Southeast Asian ride-hailing service Grab announced Thursday it had raised a total of $2 billion in its current financing round, which means the company has raised another $1 billion since June 13, when Toyota Motors said it had invested $1 billion in Grab. The new investors include a number of global financial institutions, Grab revealed in its statement Thursday.

Grab said the fresh capital would go toward expanding the company’s range of services in Southeast Asia.

A particular area of focus for Grab would be Indonesia, where the company said it would “use a significant portion of the proceeds from the current fundraise.” Indonesia is home to over half the company’s 7.1 million or so people who provide various services on Grab’s platforms, including ride-hailing, food and grocery delivery, payment system and so on. The country also happens to be where Grab faces stiff competition from local ride-hailing rival Go-Jek.

Earlier this year, in March, Grab acquired Uber’s regional business in Southeast Asia, including UberEats. That deal is still being investigated by regulators in some countries in the region to see if it violated anti-monopoly rules or gave Grab an unfair advantage over competition.

Go-Jek Motorcycle taxi drivers working for online ride-hailing start-ups Grab and Go-jek protest against low tariffs outside parliament in Jakarta, Indonesia, April 23, 2018. Photo: REUTERS/Darren Whiteside

Among the new investors in the company, the names mentioned in the statement include OppenheimerFunds, Ping An Capital, Mirae Asset – Naver Asia Growth Fund, Cinda Sino-Rock Investment Management Company, All-Stars Investment, Vulcan Capital, Lightspeed Venture Partners and Macquarie Capital.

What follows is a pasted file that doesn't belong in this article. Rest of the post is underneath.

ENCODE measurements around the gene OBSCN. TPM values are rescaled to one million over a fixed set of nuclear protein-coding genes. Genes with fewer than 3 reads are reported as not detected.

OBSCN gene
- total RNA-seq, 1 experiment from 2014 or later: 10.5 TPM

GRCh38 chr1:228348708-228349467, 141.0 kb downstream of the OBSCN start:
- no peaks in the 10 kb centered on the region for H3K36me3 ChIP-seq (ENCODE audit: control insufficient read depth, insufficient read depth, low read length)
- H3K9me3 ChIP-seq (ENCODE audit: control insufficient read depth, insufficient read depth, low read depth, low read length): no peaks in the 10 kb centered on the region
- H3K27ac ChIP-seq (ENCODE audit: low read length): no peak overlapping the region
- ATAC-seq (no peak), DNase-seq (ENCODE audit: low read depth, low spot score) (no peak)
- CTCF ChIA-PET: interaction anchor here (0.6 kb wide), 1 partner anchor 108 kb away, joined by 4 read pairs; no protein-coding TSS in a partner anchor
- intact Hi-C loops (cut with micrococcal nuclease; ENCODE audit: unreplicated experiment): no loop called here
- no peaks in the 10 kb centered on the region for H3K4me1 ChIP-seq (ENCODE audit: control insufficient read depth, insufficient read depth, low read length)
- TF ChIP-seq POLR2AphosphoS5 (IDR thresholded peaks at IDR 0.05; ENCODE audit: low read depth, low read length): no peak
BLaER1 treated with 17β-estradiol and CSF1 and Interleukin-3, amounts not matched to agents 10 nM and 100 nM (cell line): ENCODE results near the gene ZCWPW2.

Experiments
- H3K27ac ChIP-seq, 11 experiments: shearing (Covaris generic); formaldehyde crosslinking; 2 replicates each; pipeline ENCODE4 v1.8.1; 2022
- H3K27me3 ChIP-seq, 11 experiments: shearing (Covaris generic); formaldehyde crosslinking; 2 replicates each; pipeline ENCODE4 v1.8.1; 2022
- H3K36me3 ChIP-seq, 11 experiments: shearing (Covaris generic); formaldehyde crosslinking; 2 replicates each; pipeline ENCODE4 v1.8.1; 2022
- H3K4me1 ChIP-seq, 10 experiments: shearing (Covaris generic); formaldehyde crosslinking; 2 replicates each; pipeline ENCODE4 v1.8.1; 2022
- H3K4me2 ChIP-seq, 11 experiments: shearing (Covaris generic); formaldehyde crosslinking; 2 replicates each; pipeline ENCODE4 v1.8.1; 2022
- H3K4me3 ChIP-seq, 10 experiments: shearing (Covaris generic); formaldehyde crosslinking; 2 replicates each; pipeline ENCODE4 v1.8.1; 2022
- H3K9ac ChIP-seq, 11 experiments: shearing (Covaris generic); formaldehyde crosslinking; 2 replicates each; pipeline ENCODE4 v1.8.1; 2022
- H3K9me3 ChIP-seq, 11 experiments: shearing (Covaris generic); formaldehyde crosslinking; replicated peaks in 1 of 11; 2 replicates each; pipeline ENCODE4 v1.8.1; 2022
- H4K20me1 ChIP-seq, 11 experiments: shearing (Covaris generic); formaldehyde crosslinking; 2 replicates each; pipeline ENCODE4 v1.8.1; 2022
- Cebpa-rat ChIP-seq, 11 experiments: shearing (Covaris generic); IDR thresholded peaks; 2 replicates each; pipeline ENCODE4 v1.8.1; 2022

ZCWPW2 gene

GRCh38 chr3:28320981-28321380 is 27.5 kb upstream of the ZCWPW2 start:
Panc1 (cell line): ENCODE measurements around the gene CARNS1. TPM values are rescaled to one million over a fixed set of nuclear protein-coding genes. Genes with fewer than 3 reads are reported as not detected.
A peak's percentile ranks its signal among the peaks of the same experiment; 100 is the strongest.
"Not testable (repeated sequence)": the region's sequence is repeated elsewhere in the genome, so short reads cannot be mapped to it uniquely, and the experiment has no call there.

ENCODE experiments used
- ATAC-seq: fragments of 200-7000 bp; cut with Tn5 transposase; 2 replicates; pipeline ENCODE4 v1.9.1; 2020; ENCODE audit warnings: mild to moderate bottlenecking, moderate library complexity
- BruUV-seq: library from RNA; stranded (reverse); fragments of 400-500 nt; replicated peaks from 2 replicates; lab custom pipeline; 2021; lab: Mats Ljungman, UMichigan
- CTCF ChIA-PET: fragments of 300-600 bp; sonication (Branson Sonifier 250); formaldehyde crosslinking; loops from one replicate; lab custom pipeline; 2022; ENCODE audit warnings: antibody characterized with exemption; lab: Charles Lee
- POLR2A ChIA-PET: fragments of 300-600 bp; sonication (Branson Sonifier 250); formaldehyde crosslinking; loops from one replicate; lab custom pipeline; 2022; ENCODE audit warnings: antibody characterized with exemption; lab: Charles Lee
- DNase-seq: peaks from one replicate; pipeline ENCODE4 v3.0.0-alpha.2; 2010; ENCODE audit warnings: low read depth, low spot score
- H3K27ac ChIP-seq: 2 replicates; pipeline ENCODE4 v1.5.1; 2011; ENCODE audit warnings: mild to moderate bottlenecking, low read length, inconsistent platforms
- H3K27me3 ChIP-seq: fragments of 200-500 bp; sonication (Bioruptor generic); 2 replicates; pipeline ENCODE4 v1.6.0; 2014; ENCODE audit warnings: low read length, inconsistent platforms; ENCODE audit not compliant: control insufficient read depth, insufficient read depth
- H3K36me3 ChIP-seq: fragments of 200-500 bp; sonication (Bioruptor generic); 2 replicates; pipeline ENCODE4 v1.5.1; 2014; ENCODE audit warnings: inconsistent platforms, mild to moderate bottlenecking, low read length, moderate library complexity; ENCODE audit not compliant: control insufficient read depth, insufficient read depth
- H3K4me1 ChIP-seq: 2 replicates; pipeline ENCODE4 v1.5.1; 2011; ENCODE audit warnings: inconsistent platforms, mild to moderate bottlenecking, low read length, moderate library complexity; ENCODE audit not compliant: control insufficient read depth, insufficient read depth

Ming Maa, president of Grab, said in the statement: “We are honored to welcome these top-tier financial institutions into our roster of strategic investors and partners. Grab is today the industry-changing O2O [online-to-offline] platform that enables millions of consumers and entrepreneurs to come online and drive the digital economy in Southeast Asia. We have seen overwhelming interest from global strategic investors and partners who are keen to partner with us to capture the region’s booming growth.”

In another recent statement, from July 24, Grab said it hoped to raise a total of $2.5 billion in its current round of fundraising, and announced a deeper partnership with its two old backers, Chinese taxi service Didi Chuxing and Japan’s venture capital fund SoftBank. The two companies had invested a combined $2 billion in Grab in July 2017.

Anthony Tan, group CEO and cofounder of Grab, said at the time: “We are delighted to deepen our strategic partnership with DiDi and SoftBank. We’re encouraged that these two visionary companies share our optimism for the future of Southeast Asia and its on-demand transportation and payments markets, and recognize that Grab is ideally positioned to capitalize on the massive market opportunities. … We look forward to continuing to work with our valued partners in the future.”

Based in Singapore, Grab has operations in over 200 cities in eight Southeast Asian countries.